Last year, we wrote about how the University of Oregon cracked down on a great student video supporting the school's football team, because the team's mascot was in the video
. Why should that matter? Well, it turns out that the team's mascot looks quite a bit like Donald Duck, whose trademark is (of course) owned by Disney. It turns out that Disney and the University of Oregon had a long-term handshake
agreement made with Walt Disney himself, that said the University could use the duck as its mascot, but had to get agreements from the company to use it in any setting outside of the agreement -- hence the university freaking out about the student video. But, in some surprisingly good news, Maurice Troute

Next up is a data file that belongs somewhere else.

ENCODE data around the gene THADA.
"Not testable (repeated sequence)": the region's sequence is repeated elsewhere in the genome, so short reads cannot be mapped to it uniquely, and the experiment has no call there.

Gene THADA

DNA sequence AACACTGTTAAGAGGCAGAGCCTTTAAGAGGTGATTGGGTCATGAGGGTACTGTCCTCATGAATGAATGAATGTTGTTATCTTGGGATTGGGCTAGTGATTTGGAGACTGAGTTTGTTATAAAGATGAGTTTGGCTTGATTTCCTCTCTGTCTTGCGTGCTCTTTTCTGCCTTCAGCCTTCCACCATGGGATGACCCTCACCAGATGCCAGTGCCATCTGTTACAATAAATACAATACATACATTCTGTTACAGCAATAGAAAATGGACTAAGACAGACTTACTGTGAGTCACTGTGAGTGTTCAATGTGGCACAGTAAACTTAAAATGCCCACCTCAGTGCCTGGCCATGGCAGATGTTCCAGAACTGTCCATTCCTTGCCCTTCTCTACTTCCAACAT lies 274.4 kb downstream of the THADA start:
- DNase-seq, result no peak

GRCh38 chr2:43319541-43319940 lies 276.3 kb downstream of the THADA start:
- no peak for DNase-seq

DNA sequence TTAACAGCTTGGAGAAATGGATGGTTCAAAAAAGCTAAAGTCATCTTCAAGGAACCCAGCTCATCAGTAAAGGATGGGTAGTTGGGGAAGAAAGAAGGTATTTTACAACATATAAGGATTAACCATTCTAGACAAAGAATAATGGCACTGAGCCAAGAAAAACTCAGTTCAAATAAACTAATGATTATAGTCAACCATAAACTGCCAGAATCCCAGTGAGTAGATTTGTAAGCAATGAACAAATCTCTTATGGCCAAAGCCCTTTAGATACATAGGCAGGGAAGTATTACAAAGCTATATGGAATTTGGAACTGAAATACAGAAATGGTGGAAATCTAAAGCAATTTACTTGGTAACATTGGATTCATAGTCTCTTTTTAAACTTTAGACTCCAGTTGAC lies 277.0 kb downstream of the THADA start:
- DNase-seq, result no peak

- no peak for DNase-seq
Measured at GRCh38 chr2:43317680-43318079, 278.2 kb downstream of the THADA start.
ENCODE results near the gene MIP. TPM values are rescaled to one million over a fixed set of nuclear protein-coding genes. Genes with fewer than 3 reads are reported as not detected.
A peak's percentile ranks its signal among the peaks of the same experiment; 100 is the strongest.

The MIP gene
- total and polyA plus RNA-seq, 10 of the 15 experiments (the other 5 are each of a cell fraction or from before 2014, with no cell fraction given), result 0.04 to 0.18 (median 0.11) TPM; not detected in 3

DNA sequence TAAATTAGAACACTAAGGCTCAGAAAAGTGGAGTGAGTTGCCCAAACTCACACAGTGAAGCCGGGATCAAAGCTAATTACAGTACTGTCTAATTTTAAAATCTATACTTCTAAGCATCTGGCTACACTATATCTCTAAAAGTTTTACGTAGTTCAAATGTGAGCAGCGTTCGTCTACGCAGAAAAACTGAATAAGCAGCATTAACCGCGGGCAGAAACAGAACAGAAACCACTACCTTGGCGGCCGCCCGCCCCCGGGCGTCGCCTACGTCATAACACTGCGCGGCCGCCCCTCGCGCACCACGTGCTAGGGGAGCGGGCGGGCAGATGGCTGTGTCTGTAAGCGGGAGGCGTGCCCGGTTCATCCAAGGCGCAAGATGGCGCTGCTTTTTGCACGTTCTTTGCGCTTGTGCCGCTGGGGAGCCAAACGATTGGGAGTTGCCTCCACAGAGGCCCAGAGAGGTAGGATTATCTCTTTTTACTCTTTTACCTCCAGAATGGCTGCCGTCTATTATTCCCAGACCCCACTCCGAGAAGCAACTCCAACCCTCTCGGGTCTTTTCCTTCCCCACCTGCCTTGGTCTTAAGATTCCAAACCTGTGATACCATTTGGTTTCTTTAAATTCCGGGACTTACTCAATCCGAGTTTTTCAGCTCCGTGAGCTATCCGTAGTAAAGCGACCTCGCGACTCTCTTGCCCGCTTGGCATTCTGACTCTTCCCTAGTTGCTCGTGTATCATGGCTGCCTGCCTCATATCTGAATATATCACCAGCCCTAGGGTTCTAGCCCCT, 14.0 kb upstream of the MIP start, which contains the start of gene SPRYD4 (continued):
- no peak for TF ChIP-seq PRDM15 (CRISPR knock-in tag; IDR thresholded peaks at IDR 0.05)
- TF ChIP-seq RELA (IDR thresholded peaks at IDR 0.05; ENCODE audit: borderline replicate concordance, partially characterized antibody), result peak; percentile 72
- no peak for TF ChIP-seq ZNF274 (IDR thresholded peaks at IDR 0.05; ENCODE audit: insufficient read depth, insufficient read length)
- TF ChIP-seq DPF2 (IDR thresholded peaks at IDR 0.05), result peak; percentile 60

alerts us to the news that Disney has now agreed that it has no trademark claim over the mascot
. Apparently, printed logos and t-shirts and such still are covered by the Disney agreement -- but the physical mascot has been set free:
In an agreement finalized this week, Disney acknowledges that the "current incarnation of a costumed character featured at the University of Oregon's athletic and promotional events (the 'Oregon Duck') is not substantially similar" to Disney's Donald Duck character.
Kudos to Disney for apparently being willing to not just respect a decades old handshake agreement on this, but to recognize when it should no longer try to stretch the trademark and let a clearly distinct usage go free. Given that Disney has a history of being really aggressive over such things, this is a nice surprise.